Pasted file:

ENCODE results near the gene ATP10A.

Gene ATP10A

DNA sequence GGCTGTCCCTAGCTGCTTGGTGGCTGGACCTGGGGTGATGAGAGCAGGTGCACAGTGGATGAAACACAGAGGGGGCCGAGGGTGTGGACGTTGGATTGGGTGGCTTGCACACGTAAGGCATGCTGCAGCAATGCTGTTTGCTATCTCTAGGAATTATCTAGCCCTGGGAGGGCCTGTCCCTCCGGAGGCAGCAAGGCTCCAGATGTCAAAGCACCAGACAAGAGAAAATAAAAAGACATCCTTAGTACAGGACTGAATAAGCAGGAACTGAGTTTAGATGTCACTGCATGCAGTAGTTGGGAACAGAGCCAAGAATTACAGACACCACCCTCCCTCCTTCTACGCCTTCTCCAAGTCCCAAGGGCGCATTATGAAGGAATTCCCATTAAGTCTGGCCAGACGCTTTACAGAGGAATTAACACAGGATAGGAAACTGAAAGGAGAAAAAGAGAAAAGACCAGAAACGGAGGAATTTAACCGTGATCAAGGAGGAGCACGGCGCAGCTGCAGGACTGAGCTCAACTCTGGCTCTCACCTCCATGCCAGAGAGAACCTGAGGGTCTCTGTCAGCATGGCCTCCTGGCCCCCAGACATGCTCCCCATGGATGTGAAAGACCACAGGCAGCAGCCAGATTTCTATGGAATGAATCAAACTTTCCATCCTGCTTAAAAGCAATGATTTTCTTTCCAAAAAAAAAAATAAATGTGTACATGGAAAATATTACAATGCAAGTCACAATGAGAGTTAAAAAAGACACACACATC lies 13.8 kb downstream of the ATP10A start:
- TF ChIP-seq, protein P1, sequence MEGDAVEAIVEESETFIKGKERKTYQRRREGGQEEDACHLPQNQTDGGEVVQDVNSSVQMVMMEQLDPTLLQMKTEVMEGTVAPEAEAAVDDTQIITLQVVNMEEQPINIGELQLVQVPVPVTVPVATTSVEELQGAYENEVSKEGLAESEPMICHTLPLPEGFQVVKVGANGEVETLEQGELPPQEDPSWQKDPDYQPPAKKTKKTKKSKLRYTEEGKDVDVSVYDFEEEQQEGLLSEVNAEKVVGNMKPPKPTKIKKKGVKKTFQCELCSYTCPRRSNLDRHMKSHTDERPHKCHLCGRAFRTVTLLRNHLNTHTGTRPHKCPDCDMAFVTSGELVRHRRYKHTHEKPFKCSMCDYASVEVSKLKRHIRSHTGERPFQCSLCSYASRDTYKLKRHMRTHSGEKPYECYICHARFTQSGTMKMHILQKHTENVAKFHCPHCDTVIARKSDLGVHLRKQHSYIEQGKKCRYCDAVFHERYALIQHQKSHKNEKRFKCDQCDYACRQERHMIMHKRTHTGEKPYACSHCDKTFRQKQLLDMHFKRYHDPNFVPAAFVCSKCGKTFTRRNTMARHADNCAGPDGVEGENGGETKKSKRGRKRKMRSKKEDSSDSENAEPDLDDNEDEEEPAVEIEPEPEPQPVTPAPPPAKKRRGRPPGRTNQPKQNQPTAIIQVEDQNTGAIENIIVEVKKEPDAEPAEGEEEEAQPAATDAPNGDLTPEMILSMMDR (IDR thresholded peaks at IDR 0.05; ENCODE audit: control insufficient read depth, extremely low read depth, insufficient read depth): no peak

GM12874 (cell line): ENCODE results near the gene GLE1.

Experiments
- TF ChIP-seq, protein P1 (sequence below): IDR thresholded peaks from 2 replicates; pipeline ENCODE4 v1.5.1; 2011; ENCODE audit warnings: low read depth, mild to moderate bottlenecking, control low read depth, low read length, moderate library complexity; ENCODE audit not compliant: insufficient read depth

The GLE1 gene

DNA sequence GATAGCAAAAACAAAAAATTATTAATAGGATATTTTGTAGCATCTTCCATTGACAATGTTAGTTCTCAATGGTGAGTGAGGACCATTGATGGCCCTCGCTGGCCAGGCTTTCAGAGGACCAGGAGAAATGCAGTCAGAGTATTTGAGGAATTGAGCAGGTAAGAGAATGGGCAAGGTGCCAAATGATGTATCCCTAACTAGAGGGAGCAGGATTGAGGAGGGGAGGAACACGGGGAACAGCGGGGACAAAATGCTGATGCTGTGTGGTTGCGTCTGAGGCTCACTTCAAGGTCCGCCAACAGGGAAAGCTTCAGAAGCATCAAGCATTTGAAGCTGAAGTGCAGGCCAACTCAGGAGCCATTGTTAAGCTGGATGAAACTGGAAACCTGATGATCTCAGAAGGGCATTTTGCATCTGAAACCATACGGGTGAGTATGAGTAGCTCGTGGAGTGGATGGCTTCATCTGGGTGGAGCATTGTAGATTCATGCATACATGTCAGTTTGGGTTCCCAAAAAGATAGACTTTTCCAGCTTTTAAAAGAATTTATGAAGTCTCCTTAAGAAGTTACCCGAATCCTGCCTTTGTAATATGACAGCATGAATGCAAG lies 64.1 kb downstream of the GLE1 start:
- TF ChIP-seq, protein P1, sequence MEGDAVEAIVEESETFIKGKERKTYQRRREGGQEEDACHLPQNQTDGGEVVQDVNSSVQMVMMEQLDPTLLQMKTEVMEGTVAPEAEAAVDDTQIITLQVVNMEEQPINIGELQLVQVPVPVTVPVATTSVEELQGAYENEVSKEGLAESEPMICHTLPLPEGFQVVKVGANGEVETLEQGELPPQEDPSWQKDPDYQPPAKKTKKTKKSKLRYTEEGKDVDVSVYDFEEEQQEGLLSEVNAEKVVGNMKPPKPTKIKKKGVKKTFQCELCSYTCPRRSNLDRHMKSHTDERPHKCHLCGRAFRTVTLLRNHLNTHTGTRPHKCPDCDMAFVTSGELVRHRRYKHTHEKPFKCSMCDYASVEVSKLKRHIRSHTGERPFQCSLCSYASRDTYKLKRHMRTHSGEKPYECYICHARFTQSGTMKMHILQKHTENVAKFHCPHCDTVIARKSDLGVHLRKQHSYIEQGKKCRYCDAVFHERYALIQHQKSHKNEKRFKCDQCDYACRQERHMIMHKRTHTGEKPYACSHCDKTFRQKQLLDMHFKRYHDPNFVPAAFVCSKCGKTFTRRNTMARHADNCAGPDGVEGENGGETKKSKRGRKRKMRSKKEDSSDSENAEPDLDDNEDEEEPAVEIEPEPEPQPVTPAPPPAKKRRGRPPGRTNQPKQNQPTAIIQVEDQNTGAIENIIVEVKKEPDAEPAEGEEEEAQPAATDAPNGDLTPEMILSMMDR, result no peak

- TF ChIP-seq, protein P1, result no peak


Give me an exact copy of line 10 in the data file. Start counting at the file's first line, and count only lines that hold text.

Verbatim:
- TF ChIP-seq, protein P1, sequence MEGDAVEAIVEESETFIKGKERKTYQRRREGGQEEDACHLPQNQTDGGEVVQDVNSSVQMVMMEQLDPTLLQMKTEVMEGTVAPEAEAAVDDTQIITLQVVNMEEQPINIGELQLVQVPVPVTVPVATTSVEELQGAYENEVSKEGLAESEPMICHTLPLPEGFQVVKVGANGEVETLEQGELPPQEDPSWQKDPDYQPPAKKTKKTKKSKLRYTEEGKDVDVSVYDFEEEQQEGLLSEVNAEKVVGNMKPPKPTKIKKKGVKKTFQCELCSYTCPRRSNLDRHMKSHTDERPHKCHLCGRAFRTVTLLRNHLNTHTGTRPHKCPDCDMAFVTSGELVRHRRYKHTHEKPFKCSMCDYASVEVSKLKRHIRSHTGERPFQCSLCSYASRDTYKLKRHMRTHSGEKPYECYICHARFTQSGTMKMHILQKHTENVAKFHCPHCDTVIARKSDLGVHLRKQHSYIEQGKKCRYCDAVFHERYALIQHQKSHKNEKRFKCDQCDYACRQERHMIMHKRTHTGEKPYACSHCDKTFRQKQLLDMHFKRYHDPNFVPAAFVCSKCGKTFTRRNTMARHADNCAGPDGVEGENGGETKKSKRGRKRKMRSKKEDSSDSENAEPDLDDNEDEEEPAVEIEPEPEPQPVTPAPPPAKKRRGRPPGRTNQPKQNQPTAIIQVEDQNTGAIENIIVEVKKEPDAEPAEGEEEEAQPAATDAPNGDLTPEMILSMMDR, result no peak